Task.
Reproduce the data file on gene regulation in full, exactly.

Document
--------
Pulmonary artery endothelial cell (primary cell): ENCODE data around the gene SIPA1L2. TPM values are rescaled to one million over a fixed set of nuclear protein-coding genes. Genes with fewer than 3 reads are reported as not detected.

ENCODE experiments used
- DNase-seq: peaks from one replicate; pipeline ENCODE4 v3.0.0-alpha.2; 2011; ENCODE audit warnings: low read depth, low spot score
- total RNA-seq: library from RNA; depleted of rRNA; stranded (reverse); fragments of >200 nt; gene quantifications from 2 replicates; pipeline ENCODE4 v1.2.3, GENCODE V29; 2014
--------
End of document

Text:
Pulmonary artery endothelial cell (primary cell): ENCODE data around the gene SIPA1L2. TPM values are rescaled to one million over a fixed set of nuclear protein-coding genes. Genes with fewer than 3 reads are reported as not detected.

ENCODE experiments used
- DNase-seq: peaks from one replicate; pipeline ENCODE4 v3.0.0-alpha.2; 2011; ENCODE audit warnings: low read depth, low spot score
- total RNA-seq: library from RNA; depleted of rRNA; stranded (reverse); fragments of >200 nt; gene quantifications from 2 replicates; pipeline ENCODE4 v1.2.3, GENCODE V29; 2014